Navient, one of the nation’s largest student loan companies, said Tuesday it has struck an agreement to transfer the 5.6 million accounts it manages on behalf of the Education Department to Maximus, another loan servicer.
Lawmakers and consumer groups say the federal repayment and collection system is poorly run, placing most of the blame at the feet of servicing companies such as Navient. The company, like other student loan servicers, has been accused of mishandling accounts and faced related lawsuits from state and federal authorities.
Navient has been adamant in defending its business practices and has been a vocal critic of a federal repayment system that has grown more complex and expensive to manage. The company signaled its intentions to exit the space when it declined a piece of the new servicing contract from the department in July 2020.
On an earnings call at the time, Navient chief executive Jack Remondi said the Education Department sought to transfer “too much risk to the servicer, and at rates and terms that … are effectively below cost for everybody.”
Remondi said Tuesday that the company has since been exploring options in the best interest of borrowers and its employees. In a blog post on Medium, he said the company will focus on its other lines of business, including private lending and refinancing. Although Navient is best known for its work with the Education Department, the company says the contract constitutes only 6 percent of its revenue.
“We are confident that borrowers will continue to be well served, and we are committed to working together with Maximus and the Department of Education to ensure a successful transition,” Remondi said.
Maximus, a student loan company that manages debt collection for the Education Department, is one of the companies awarded a contract under the department’s Next Generation Financial Services Environment, or NextGen. It will absorb several hundred Navient employees in the transfer deal.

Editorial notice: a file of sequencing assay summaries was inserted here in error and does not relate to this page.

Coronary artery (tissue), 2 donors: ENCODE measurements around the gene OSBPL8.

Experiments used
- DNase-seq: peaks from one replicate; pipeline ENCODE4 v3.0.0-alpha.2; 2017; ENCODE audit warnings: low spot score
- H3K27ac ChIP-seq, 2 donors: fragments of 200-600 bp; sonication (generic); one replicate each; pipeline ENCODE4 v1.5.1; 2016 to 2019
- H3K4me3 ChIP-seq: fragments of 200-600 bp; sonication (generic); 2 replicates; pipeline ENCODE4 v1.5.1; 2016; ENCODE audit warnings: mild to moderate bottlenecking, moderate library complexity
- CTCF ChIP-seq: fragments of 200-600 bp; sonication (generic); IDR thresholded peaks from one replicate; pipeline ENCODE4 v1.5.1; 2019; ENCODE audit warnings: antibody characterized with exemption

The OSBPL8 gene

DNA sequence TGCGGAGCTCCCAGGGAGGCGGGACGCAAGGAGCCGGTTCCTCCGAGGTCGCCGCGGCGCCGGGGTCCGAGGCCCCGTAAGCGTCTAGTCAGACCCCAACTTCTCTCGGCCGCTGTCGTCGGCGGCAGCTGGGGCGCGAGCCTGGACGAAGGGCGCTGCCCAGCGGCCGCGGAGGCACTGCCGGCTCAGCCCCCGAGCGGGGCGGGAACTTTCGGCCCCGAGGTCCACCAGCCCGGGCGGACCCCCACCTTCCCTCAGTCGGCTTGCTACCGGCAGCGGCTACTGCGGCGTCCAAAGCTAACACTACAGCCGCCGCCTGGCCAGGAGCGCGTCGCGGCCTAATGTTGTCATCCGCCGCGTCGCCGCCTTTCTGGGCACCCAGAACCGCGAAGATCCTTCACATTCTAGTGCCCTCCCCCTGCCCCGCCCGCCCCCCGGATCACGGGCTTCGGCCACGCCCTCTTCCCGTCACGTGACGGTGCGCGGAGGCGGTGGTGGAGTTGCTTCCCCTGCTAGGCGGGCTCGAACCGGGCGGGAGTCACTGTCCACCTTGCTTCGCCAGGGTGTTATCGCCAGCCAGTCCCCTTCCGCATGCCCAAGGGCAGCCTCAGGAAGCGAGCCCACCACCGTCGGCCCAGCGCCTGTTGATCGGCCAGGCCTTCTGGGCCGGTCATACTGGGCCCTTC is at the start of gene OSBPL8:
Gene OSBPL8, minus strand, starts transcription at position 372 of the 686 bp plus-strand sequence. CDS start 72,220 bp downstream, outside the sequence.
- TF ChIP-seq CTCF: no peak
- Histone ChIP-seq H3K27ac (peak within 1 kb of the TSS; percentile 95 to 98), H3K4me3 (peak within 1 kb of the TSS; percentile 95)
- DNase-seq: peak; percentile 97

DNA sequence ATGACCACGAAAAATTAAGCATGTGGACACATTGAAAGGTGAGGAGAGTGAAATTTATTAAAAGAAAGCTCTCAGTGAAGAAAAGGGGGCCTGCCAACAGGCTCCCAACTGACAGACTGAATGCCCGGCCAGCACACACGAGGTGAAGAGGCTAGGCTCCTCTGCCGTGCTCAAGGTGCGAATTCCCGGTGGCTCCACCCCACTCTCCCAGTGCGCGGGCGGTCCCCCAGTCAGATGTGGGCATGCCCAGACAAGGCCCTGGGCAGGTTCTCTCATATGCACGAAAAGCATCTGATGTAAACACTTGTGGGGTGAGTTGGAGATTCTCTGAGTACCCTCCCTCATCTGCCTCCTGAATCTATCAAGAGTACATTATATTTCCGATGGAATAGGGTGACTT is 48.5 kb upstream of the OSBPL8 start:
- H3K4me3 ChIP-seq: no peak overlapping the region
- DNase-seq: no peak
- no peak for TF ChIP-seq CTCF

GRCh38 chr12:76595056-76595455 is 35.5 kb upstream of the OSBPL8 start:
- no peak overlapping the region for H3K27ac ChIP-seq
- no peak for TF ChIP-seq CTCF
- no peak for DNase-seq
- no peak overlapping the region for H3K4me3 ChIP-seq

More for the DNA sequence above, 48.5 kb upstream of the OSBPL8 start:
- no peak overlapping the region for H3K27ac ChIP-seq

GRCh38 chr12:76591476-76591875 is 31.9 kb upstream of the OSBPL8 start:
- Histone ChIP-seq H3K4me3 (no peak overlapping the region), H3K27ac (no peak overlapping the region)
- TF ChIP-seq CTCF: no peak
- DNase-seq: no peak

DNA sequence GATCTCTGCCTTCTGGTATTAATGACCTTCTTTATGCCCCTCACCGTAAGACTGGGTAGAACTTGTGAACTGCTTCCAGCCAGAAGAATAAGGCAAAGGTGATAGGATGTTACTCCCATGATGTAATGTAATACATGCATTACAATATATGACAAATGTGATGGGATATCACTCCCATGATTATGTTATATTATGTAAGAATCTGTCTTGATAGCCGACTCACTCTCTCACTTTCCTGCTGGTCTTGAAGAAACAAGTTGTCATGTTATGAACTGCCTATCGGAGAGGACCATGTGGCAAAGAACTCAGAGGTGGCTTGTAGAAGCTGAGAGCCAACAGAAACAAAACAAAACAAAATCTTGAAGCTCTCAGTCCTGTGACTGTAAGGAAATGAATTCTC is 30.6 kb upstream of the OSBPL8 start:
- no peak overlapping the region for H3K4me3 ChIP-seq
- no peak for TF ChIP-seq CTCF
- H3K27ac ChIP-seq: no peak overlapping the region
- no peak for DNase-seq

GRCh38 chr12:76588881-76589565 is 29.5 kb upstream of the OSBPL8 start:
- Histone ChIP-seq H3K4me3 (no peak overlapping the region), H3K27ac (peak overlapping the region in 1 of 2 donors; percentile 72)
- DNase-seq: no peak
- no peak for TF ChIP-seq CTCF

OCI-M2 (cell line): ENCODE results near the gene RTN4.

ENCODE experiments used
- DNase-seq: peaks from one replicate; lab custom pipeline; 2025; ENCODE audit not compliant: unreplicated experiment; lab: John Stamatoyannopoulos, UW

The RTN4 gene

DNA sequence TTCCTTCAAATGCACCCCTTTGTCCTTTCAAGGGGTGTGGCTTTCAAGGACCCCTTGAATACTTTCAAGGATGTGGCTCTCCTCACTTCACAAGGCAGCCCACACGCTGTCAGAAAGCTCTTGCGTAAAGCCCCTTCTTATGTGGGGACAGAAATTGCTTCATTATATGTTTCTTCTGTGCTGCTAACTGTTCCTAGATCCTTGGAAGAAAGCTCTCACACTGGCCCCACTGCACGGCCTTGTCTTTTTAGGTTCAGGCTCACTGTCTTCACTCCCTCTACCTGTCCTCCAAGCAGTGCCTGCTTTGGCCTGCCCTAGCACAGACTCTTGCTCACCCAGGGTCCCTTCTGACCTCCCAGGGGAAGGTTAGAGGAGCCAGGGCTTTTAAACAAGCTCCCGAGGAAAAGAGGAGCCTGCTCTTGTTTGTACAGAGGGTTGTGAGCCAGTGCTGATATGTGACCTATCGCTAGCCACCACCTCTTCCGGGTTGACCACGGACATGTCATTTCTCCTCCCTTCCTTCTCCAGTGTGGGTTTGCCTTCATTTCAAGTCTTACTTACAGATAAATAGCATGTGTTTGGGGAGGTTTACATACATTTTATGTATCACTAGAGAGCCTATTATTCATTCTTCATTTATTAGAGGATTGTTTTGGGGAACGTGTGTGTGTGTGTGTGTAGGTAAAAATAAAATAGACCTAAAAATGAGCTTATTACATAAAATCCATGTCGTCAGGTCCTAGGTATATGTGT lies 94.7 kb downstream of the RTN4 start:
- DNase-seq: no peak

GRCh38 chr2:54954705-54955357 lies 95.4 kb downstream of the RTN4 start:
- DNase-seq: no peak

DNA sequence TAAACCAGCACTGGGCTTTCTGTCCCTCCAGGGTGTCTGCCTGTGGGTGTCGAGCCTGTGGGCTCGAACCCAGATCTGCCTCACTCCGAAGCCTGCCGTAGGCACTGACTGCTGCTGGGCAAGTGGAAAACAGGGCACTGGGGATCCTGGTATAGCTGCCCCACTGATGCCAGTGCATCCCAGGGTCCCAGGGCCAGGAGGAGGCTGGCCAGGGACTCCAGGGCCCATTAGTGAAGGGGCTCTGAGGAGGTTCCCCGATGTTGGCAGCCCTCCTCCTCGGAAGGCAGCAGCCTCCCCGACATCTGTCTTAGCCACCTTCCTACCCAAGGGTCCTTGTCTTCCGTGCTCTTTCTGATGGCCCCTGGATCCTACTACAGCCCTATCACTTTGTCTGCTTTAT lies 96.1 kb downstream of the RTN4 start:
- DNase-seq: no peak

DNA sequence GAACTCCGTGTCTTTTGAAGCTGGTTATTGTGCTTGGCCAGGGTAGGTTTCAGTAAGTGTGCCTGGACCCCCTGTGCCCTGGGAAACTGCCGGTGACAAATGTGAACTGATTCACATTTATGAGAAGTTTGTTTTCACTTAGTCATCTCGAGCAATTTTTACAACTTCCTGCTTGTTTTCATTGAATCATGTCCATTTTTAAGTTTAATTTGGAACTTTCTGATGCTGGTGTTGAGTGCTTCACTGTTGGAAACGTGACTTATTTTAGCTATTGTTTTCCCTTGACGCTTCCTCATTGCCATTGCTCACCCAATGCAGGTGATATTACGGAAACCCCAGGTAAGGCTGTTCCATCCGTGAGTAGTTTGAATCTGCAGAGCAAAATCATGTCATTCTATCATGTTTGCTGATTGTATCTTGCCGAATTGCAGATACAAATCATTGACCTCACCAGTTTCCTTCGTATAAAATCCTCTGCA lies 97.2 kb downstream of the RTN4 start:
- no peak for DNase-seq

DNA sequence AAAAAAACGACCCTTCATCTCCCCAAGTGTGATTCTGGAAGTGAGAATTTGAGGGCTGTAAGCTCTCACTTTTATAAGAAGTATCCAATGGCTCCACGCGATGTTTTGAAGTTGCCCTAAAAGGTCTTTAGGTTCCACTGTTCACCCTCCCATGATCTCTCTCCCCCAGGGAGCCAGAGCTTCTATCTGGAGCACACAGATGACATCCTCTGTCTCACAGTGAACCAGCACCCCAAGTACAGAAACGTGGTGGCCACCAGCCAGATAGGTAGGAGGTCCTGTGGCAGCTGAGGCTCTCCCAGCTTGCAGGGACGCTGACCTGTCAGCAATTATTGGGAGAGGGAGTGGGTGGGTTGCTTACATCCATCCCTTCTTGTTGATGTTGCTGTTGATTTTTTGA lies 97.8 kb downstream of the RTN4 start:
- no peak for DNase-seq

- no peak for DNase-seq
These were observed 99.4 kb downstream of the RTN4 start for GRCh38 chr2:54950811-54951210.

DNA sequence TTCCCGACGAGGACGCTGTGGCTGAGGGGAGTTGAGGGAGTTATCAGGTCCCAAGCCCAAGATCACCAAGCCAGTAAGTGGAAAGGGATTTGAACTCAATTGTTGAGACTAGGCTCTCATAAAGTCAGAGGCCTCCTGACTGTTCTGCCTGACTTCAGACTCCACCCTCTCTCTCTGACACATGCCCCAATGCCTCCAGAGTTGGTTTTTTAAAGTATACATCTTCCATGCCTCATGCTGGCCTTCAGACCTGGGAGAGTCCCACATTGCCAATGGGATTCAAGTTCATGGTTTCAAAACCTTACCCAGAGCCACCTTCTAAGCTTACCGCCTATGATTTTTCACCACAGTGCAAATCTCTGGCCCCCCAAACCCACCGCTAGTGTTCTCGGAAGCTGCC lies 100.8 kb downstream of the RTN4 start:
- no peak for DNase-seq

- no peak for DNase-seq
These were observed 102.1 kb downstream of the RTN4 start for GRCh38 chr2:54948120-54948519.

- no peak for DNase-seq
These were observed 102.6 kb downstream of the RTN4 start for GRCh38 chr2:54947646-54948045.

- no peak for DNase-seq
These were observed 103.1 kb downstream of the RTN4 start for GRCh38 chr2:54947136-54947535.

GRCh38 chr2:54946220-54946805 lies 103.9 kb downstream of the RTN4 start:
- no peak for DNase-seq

“This contract enables Maximus to apply our deep understanding of the needs of student borrowers and our industry-leading customer service to assist [the office of Federal Student Aid] in successfully serving millions of student loan borrowers,” Teresa Weipert, general manager for the Maximus U.S. federal services segment, said in a statement.
Richard Cordray, who heads the department’s Federal Student Aid office, said the agency is reviewing the proposed transfer to ensure it meets all legal requirements and protects borrowers and taxpayers.
“We remain committed to making sure that our federal student loan servicing agreements provide more accountability, meaningful performance measures, and better service for borrowers,” Cordray said in a statement.
The federal government suspended education debt payments in the wake of the coronavirus pandemic in March 2020. Republican lawmakers have raised concerns that the Education Department is ill-prepared for millions of Americans to resume repayment of student loans once the moratorium ends in January. Virginia Foxx (N.C.), the top Republican on the House Education Committee, is pressing Education Secretary Miguel Cardona for a plan and points to Navient’s impending exit as evidence of what she called the department’s incompetence.
“The Department needs to work with its partners instead of blaming them for the Department’s own incompetence so that borrowers are not forced to dangle in uncertainty while President Biden plays games with their and taxpayers’ futures,” Foxx wrote.
News of the transfer agreement rattled advocacy groups, who raised questions about the setup and whether borrowers would be better off in the hands of Maximus.
“We find it troubling that Navient can appoint its own substitute without being subject to the same rigorous and public solicitation process,” said Persis Yu, director of the National Consumer Law Center’s Student Loan Borrower Assistance Project. “This backroom deal is further evidence that the federal student loan system is too big to fail.”
The Consumer Law Center and Justice Catalyst Law sued Maximus last year, accusing it of failing to cease collections on a past-due borrower despite the department’s moratorium.
Navient is the latest company to announce its departure from federal student loan servicing. Pennsylvania Higher Education Assistance, a state financial aid agency that manages 8.5 million student loan accounts for the Education Department, said in July it will no longer handle federal loans after this year. Granite State Management and Resources, which has a portfolio of 1 million accounts, bowed out the same month.
Federal servicing agreements expired in 2019, but many were extended through December as the department works to restructure its platform. Advocates and lawmakers worry that the departures could be disruptive to borrowers as they migrate back into repayment. Although Navient has reached an agreement to transfer its accounts, it’s unclear which companies will take on the loans handled by the other two servicers.